Ong Kian Ming pointed out that based on his own calculations, Malaysia ranked 21 out of 25 countries on the level of malapportionment, or the measure of inequality in the distribution of voters among seats in a country, noting that Botswana, Sierra Leone and Uganda scored higher at the 10th, 13th and 20th spots respectively.

He said that the UK sets a five per cent limit for constituency sizes above or below the national quota, while Australia sets a 3.5 per cent limit above or below a state’s electoral quota. Canada sets a limit of 25 per cent above or below a province’s electoral quota, while in the US, various Supreme Court decisions require the population in each congressional district to be roughly equal in order to respect the “one-man-one-vote” principle.

The opposition lawmaker urged Putrajaya to follow the example of such advanced democracies by ensuring that the disparity among constituencies should not be more than 15 per cent from the average constituency size, as recommended by the Reid Commission before Independence in 1957.In 1962, however, the Alliance government — the predecessor to the Barisan Nasional (BN) coalition — amended the Federal Constitution to retrospectively annul the 1960 delineation and to mandate the Election Commission (EC) to submit new delineations to the prime minister for parliamentary approval.

Rural weightage was also changed in the same year so that urban constituencies could be double the size of rural constituencies.

The Federal Constitution was later amended again in 1973 to remove the limit entirely.

“To ensure that malapportionment in Malaysia is decreased to a level which is consistent with being the ‘world’s best democracy’, Prime Minister Najib should also establish a Parliamentary Select Committee to specifically oversee the next delimitation (or delineation) exercise which the Election Commission has announced will commence at the end of the year,” said Ong, referring to Prime Minister Datuk Seri Najib Razak.

“The fact that almost all of the recommendations of the Parliamentary Select Committee on Electoral Reform have not been implemented is a strong reminder of the lack of commitment on the part of the prime minister to introduce serious electoral reform in the country,” he added.

Institute for Democracy and Economic Affairs (IDEAS) chief executive Wan Saiful Wan Jan reportedly said last May that the existing delineation of constituencies was illogical in terms of the number of voters and size.

The analyst had pointed out that the Putrajaya federal constituency only has 15,791 voters, compared to Kapar that has a whopping 144,159 voters.

Malaysia among world’s most unequal voter dispersal systems, says DAP MP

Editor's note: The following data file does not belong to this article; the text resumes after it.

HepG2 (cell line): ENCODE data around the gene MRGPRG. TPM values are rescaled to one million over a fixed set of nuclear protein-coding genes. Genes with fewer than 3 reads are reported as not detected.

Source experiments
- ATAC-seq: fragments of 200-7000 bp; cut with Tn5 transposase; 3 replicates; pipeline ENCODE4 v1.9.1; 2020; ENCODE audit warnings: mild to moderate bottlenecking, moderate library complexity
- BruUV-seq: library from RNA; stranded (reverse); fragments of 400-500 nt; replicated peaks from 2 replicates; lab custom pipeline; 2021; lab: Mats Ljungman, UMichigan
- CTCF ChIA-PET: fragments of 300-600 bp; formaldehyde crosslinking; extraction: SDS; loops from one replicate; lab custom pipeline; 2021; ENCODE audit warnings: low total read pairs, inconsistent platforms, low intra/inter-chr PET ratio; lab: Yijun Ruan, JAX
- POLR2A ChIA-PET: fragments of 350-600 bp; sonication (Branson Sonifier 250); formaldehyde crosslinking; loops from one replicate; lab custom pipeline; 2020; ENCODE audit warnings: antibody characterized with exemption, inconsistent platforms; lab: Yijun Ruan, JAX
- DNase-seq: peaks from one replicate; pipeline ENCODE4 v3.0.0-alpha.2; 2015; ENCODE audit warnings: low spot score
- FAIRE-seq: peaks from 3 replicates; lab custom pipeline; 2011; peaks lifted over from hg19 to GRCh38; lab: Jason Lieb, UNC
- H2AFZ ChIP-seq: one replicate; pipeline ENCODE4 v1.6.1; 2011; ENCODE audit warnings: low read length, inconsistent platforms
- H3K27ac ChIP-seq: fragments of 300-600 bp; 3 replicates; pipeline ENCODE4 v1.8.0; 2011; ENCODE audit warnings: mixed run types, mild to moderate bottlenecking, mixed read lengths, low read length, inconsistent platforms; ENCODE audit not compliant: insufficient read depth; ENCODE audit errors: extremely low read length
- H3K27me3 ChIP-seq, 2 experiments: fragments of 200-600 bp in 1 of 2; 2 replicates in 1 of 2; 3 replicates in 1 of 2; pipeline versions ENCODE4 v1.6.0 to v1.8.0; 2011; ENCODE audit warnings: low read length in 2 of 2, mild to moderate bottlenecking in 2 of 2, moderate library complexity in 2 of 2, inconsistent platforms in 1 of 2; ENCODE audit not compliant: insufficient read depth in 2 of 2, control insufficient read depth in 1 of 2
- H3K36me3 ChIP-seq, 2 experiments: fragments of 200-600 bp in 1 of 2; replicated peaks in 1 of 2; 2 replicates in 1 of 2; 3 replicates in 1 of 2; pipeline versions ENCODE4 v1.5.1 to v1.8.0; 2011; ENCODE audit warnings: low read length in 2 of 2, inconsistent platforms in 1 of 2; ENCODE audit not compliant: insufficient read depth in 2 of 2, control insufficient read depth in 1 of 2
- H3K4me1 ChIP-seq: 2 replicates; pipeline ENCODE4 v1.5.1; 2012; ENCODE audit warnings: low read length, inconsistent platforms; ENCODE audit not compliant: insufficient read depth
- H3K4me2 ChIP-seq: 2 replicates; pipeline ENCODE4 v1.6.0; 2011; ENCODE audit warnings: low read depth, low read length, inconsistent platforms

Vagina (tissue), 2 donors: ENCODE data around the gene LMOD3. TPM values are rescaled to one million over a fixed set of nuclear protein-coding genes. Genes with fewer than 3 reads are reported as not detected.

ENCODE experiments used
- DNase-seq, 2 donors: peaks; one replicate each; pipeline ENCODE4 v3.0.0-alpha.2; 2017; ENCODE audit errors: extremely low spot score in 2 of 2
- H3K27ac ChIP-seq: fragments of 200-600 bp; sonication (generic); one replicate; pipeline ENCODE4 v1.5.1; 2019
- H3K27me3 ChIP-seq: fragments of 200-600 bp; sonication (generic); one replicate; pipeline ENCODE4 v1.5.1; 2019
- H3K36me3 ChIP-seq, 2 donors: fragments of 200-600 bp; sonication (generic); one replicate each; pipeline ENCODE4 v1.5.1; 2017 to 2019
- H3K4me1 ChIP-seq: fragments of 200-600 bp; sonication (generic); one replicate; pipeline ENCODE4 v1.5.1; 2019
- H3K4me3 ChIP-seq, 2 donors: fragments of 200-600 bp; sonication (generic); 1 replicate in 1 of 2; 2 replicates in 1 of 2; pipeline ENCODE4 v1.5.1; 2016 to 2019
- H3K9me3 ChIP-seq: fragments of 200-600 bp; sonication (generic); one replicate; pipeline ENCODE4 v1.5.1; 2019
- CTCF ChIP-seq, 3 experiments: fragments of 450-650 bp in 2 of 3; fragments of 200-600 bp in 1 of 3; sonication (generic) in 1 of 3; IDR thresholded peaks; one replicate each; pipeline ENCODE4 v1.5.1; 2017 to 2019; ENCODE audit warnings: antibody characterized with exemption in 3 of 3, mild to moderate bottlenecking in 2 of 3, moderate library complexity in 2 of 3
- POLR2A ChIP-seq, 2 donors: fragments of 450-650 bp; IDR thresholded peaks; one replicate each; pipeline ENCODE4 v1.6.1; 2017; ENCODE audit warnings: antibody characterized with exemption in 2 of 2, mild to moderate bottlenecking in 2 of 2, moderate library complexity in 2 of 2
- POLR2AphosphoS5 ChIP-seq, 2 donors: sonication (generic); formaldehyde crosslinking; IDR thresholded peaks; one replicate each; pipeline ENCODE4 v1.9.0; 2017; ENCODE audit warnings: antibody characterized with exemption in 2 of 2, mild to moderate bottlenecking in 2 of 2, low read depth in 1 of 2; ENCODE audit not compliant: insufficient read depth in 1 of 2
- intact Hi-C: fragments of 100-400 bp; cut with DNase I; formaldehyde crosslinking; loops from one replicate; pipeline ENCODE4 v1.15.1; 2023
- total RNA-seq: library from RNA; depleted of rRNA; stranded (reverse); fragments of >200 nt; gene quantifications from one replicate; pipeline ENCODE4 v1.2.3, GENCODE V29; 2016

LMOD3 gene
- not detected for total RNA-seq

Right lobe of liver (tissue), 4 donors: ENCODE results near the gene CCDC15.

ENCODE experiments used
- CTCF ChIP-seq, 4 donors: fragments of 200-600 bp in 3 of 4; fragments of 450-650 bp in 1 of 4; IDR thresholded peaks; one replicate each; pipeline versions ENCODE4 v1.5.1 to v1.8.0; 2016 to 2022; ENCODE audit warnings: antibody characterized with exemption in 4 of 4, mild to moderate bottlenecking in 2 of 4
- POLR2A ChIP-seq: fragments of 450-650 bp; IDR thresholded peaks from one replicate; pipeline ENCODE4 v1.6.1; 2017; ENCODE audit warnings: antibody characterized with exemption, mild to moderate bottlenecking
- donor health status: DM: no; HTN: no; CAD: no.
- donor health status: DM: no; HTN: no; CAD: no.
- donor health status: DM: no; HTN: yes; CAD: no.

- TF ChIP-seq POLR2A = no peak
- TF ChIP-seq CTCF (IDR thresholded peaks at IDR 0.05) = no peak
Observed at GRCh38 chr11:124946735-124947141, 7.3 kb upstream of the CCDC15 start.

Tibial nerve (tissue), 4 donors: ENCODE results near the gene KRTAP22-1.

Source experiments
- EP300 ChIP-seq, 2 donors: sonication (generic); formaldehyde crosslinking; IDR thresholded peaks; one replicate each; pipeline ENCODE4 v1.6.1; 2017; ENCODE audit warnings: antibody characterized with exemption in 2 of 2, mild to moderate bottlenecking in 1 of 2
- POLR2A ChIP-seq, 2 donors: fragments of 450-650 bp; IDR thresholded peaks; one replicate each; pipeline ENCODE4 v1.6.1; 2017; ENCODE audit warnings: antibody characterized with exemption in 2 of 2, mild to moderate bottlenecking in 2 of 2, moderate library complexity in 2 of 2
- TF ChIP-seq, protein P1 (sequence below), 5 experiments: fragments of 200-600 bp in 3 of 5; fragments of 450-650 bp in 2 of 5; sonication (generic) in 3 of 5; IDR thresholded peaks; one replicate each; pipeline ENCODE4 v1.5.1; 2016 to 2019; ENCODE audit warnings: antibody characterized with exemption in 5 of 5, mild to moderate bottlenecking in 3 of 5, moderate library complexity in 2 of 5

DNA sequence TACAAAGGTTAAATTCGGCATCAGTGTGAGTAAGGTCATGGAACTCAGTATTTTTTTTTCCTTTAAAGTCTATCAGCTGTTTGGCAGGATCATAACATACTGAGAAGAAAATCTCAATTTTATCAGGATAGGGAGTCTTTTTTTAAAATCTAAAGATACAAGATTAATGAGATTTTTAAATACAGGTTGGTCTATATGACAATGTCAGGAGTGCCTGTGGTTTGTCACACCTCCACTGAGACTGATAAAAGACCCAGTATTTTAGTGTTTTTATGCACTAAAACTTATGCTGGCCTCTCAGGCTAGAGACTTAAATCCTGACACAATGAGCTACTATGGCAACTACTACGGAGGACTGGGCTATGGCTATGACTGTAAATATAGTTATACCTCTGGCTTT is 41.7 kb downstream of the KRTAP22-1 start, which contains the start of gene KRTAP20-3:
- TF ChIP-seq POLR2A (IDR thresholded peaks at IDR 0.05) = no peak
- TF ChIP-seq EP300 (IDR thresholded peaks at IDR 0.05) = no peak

By Boo Su-Lyn
July 19, 2013 – Malay Mail Online


Abolish 9A campaign goes online

Petition to Repeal Section 9A of the Elections Act 1958

Section 9A of the Elections Act 1958 stipulates that:

“After an electoral roll has been certified or (and) re-certified, as the case may be, and notice of the certification or (and) re-certification has been published in the Gazette as prescribed by regulations made under this Act, the electoral roll shall be deemed to be final and binding and shall not be questioned or appealed against in, or reviewed, quashed or set aside by, any court.”

This in substance means that once an electoral roll is gazetted, it cannot be challenged in court. The Election Commission has absolute power in controlling the electoral roll and cannot be challenged, even in the presence of elements of fraud legally proven or admission of irregularity by the Election Commission itself.

Section 9A is an ouster clause, i.e. it prevents members of the public the right to have decisions reviewed by the courts. Citizens must be allowed to assert their right and challenge the electoral roll if it is suspected to have discrepancies.

Section 9A was controversially introduced by the Barisan Nasional-led government after the landmark Likas by-election case. In 2001, the Kota Kinabalu High Court had found the Likas constituency electoral roll to be flawed, as it contains phantom voters, and hence declared the 1999 constituency polls to be null and void, or tainted with fraud.

We call on the government to repeal Section 9A as it is unconstitutional. It is hindrance towards a free and fair election, undemocratic, and prevents the judiciary from discharging its independent role under the doctrine of the Separation of Powers as arbiters of rights and duties.

Petition to Repeal Section 9A of the Elections Act 1958


‘Abolish 9A campaign’ launched in adamant EC’s face

A petition to abolish Section 9A of the Elections Act 1958 has been launched as the Election Commission (EC) appears bent on defending the law that disallows judicial review of the electoral roll.